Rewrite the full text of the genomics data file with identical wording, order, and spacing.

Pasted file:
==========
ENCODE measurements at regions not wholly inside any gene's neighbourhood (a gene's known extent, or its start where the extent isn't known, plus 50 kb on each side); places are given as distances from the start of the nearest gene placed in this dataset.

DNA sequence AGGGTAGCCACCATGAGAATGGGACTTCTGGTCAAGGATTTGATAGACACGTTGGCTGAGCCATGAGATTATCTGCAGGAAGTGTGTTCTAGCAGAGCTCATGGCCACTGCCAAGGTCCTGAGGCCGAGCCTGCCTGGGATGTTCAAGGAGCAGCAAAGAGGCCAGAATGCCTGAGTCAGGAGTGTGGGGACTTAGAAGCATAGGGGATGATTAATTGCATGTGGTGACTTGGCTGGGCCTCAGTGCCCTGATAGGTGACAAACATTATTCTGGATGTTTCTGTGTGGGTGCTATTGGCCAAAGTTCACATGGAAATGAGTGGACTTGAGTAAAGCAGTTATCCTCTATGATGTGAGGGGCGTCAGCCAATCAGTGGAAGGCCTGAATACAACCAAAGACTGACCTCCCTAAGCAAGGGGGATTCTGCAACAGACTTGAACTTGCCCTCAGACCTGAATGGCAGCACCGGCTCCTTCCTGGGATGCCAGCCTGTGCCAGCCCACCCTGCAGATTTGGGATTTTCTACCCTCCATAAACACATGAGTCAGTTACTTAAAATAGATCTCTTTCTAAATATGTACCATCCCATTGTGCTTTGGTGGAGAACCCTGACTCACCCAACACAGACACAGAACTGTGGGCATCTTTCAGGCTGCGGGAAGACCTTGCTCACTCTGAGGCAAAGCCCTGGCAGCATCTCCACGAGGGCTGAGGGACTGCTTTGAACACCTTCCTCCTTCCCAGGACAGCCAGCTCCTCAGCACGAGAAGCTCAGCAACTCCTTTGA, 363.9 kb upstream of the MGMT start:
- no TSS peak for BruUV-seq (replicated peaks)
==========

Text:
ENCODE measurements at regions not wholly inside any gene's neighbourhood (a gene's known extent, or its start where the extent isn't known, plus 50 kb on each side); places are given as distances from the start of the nearest gene placed in this dataset.

DNA sequence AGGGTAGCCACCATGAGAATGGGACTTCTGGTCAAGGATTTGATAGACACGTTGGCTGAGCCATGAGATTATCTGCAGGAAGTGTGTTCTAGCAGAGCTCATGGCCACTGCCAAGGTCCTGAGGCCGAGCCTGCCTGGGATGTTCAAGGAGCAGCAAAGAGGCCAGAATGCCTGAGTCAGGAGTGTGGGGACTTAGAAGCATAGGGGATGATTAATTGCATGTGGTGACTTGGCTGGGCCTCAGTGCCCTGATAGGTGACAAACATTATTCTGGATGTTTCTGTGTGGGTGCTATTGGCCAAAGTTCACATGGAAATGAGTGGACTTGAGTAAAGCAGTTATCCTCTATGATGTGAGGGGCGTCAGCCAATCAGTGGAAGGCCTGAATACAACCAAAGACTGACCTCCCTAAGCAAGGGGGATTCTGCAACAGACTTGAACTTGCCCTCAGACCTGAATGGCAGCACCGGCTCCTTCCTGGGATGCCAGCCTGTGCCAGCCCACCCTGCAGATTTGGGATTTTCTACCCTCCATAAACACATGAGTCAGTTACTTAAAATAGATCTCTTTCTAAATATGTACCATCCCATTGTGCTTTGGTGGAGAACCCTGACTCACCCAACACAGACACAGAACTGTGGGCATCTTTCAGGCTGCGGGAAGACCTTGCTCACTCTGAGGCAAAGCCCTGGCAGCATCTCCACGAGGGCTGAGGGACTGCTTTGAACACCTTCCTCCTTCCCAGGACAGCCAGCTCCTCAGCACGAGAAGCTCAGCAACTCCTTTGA, 363.9 kb upstream of the MGMT start:
- no TSS peak for BruUV-seq (replicated peaks)